Fake news from the government?
This week’s Fake News Trophy goes not to any newspaper, internet site or broadcast outlet, but to the U.S. Census Bureau.
On Thursday, the Census agency released its 2016 population estimates. The next day, a story and chart were published showing the Northern Panhandle-East Ohio region had lost residents between 2015 and 2016. The loss — according to the Census Bureau — was 2,776 people in Brooke, Hancock, Ohio, Marshall, Wetzel, Tyler, Belmont, Jefferson, Monroe and Harrison counties.
Or was it a loss of 2,980 people?
Numbers in the Census Bureau press release, also posted on the agency’s website, were not the same ones listed under the “Quick Facts” area of the site. Figures for the 2016 population estimate were the same. Those for 2015 differed.
Perhaps the most striking discrepancy was for Tyler County. The bureau’s press release showed it gained 19 residents between 2015 and 2016. But in the area of the website most people would check, Tyler is shown has having lost three residents.
For the record, the website shows our 10 counties had 316,382 residents last year and 319,362 in 2015, for a net loss of 2,980 during the previous year. The press release shows the same 316,382 for 2016, but it has 319,158 in 2015, for a net loss of 2,776.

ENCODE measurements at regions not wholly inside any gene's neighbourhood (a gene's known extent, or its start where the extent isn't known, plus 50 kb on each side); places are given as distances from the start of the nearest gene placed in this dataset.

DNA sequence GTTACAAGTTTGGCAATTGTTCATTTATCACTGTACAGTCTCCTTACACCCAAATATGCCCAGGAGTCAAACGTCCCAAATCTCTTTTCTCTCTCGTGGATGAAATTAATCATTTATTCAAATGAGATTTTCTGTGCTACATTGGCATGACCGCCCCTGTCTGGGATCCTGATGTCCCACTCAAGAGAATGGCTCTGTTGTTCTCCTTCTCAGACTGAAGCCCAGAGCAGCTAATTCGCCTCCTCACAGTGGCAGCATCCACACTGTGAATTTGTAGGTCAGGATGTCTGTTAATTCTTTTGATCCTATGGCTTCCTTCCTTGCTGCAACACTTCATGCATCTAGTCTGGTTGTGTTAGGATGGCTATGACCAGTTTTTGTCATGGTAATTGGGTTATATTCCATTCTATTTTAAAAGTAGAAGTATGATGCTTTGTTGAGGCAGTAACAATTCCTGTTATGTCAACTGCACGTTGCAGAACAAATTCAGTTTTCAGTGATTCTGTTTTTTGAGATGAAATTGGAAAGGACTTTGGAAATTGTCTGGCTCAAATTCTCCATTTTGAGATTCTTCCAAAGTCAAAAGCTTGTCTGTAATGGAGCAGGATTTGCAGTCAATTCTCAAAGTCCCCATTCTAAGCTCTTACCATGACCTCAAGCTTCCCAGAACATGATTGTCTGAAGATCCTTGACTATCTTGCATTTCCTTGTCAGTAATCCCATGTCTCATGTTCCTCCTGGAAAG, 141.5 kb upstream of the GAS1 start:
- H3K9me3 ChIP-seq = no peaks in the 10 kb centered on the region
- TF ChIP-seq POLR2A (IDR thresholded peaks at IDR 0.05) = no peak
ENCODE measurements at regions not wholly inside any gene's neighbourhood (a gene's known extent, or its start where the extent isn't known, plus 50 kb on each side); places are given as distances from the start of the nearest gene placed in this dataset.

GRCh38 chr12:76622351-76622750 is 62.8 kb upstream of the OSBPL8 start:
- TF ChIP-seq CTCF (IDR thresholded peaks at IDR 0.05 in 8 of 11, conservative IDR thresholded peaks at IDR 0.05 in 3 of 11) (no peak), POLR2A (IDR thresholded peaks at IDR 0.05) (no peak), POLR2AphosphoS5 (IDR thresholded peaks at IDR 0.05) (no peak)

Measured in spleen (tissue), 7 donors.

Which one is correct? Hopefully, the Census Bureau has the right number and will reconcile its totals.
On occasion, in conversations about truth in journalism, I’ve told people this: Like every other news outlet, we don’t necessarily print the truth. We print what other people tell us is the truth.
For example, when we publish a story about a vote in Congress, giving a total of “yeas” and “nays,” the numbers came from Congress itself. We couldn’t be there ourselves to count heads.
In the great scheme of things, the Census Bureau’s foul-up isn’t that big a deal — and it certainly wasn’t because someone in government meant to lie to us and the public. Someone just made a mistake. It happens.
One way we have to avoid giving you “fake news” is that when a pattern of mistakes — or deception — becomes clear to us, we stop trusting that person or organization. And when we can check to ensure what we’ve been told indeed is the truth, we do so.
Mistakes happen, but it’s rare that we find we’ve been lied to and given “fake news” It’s rarer still when we actually print something that isn’t true — and we certainly don’t do that
Myer can be reached at: firstname.lastname@example.org